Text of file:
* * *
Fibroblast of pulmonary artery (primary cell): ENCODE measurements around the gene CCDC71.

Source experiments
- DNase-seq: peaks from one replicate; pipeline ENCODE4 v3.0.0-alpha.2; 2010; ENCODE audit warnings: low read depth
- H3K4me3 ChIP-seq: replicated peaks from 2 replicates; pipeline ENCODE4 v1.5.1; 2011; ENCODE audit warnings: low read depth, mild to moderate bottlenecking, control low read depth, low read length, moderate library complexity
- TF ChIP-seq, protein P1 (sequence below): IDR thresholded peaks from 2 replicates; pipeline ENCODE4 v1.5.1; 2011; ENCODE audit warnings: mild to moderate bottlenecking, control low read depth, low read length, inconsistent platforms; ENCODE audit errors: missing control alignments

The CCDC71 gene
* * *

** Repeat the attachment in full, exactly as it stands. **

Fibroblast of pulmonary artery (primary cell): ENCODE measurements around the gene CCDC71.

Source experiments
- DNase-seq: peaks from one replicate; pipeline ENCODE4 v3.0.0-alpha.2; 2010; ENCODE audit warnings: low read depth
- H3K4me3 ChIP-seq: replicated peaks from 2 replicates; pipeline ENCODE4 v1.5.1; 2011; ENCODE audit warnings: low read depth, mild to moderate bottlenecking, control low read depth, low read length, moderate library complexity
- TF ChIP-seq, protein P1 (sequence below): IDR thresholded peaks from 2 replicates; pipeline ENCODE4 v1.5.1; 2011; ENCODE audit warnings: mild to moderate bottlenecking, control low read depth, low read length, inconsistent platforms; ENCODE audit errors: missing control alignments

The CCDC71 gene